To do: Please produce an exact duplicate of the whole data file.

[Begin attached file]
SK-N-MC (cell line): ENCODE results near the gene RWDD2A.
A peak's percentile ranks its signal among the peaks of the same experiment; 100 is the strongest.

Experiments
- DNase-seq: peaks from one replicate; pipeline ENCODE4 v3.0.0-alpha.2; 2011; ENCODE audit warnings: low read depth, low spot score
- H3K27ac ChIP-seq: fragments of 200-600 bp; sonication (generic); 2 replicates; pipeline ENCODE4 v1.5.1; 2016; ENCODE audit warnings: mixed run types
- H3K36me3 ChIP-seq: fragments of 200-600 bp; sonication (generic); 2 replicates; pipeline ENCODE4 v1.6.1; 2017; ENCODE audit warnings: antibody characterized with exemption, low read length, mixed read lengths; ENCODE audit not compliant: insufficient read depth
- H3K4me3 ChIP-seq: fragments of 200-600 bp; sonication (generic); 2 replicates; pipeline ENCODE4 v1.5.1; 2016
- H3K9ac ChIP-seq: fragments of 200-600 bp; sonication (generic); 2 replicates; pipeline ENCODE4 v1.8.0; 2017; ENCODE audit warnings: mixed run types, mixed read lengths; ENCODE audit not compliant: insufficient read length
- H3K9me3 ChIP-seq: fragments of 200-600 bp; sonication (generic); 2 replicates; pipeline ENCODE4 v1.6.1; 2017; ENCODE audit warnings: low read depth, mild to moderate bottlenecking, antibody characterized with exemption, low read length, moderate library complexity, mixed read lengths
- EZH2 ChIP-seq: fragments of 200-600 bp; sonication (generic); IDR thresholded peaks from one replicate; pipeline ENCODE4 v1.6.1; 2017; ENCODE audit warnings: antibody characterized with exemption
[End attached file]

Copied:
SK-N-MC (cell line): ENCODE results near the gene RWDD2A.
A peak's percentile ranks its signal among the peaks of the same experiment; 100 is the strongest.

Experiments
- DNase-seq: peaks from one replicate; pipeline ENCODE4 v3.0.0-alpha.2; 2011; ENCODE audit warnings: low read depth, low spot score
- H3K27ac ChIP-seq: fragments of 200-600 bp; sonication (generic); 2 replicates; pipeline ENCODE4 v1.5.1; 2016; ENCODE audit warnings: mixed run types
- H3K36me3 ChIP-seq: fragments of 200-600 bp; sonication (generic); 2 replicates; pipeline ENCODE4 v1.6.1; 2017; ENCODE audit warnings: antibody characterized with exemption, low read length, mixed read lengths; ENCODE audit not compliant: insufficient read depth
- H3K4me3 ChIP-seq: fragments of 200-600 bp; sonication (generic); 2 replicates; pipeline ENCODE4 v1.5.1; 2016
- H3K9ac ChIP-seq: fragments of 200-600 bp; sonication (generic); 2 replicates; pipeline ENCODE4 v1.8.0; 2017; ENCODE audit warnings: mixed run types, mixed read lengths; ENCODE audit not compliant: insufficient read length
- H3K9me3 ChIP-seq: fragments of 200-600 bp; sonication (generic); 2 replicates; pipeline ENCODE4 v1.6.1; 2017; ENCODE audit warnings: low read depth, mild to moderate bottlenecking, antibody characterized with exemption, low read length, moderate library complexity, mixed read lengths
- EZH2 ChIP-seq: fragments of 200-600 bp; sonication (generic); IDR thresholded peaks from one replicate; pipeline ENCODE4 v1.6.1; 2017; ENCODE audit warnings: antibody characterized with exemption